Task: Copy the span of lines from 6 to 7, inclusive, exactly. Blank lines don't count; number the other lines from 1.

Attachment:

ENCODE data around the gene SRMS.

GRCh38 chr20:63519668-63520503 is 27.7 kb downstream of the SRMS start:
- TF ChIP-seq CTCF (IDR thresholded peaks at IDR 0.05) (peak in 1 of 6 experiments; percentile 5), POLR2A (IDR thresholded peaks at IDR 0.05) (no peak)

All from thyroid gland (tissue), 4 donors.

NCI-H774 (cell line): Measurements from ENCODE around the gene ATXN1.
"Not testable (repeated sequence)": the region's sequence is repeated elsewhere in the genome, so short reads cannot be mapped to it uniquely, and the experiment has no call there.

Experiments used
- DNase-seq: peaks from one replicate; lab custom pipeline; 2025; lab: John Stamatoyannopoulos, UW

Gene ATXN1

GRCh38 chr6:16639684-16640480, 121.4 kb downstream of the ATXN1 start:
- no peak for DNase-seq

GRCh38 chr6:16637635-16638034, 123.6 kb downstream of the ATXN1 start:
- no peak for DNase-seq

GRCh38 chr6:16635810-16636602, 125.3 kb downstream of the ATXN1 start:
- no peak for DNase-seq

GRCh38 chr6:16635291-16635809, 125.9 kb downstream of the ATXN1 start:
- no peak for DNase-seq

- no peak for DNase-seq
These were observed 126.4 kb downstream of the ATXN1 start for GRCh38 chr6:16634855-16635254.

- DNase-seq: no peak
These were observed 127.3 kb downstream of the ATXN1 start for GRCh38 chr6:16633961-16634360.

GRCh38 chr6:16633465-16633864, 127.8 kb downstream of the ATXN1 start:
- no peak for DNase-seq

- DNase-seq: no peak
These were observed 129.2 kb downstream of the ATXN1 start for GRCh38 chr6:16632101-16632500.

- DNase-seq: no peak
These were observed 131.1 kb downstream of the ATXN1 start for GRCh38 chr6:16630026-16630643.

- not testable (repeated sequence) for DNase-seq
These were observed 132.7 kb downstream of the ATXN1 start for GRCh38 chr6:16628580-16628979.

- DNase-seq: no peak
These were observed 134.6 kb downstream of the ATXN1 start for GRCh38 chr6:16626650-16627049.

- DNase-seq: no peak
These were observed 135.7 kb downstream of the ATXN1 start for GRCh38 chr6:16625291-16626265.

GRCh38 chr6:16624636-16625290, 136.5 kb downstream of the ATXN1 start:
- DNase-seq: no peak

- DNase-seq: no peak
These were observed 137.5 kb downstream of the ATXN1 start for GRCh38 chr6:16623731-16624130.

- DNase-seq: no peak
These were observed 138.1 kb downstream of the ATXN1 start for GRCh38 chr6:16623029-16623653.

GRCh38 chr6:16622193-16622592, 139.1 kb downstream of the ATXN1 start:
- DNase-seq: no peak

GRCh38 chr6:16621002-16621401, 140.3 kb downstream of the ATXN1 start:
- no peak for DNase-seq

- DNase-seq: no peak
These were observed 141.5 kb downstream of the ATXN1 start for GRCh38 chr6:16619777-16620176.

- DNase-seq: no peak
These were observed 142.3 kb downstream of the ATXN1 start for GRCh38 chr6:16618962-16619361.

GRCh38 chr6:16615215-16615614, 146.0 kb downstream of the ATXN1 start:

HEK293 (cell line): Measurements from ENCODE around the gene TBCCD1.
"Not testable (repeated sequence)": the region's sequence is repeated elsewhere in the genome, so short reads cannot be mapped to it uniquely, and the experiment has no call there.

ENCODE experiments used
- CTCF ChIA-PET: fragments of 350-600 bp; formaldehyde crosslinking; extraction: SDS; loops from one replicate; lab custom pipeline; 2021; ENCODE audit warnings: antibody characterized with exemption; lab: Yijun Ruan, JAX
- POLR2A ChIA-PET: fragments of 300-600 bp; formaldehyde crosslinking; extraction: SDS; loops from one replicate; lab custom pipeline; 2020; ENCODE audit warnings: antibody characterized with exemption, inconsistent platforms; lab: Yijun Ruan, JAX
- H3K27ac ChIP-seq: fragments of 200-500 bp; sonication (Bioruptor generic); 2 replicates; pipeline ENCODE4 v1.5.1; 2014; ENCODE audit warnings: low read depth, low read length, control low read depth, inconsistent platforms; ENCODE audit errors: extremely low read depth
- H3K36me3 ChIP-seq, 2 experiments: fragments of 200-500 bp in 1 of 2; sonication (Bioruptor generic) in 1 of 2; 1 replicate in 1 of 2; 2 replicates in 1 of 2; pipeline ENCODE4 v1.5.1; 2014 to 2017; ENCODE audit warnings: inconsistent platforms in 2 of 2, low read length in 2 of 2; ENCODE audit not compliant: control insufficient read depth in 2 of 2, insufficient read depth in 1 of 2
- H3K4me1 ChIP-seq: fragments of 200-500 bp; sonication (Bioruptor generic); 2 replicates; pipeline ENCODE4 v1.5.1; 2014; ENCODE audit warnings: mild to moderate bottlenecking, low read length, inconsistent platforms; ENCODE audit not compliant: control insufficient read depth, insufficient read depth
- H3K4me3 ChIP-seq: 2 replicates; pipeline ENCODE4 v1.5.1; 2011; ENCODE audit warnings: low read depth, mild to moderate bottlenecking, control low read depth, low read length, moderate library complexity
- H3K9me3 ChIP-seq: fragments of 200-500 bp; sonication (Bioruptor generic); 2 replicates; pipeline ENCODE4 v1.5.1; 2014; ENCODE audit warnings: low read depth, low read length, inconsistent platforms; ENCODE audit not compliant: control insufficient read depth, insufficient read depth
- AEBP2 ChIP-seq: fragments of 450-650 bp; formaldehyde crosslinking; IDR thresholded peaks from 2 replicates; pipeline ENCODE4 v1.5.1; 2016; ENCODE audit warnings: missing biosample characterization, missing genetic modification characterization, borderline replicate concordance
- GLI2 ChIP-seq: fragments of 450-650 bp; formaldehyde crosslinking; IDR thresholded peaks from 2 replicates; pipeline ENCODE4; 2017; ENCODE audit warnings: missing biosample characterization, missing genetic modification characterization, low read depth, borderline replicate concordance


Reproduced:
"Not testable (repeated sequence)": the region's sequence is repeated elsewhere in the genome, so short reads cannot be mapped to it uniquely, and the experiment has no call there.

Experiments used